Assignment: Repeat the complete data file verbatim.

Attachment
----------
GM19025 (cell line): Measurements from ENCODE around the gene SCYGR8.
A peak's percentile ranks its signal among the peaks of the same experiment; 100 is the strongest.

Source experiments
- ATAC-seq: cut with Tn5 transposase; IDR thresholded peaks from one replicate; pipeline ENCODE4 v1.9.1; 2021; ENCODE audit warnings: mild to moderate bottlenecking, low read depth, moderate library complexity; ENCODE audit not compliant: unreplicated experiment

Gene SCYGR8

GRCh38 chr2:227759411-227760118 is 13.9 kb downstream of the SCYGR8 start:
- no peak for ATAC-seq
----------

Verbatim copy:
GM19025 (cell line): Measurements from ENCODE around the gene SCYGR8.
A peak's percentile ranks its signal among the peaks of the same experiment; 100 is the strongest.

Source experiments
- ATAC-seq: cut with Tn5 transposase; IDR thresholded peaks from one replicate; pipeline ENCODE4 v1.9.1; 2021; ENCODE audit warnings: mild to moderate bottlenecking, low read depth, moderate library complexity; ENCODE audit not compliant: unreplicated experiment

Gene SCYGR8

GRCh38 chr2:227759411-227760118 is 13.9 kb downstream of the SCYGR8 start:
- no peak for ATAC-seq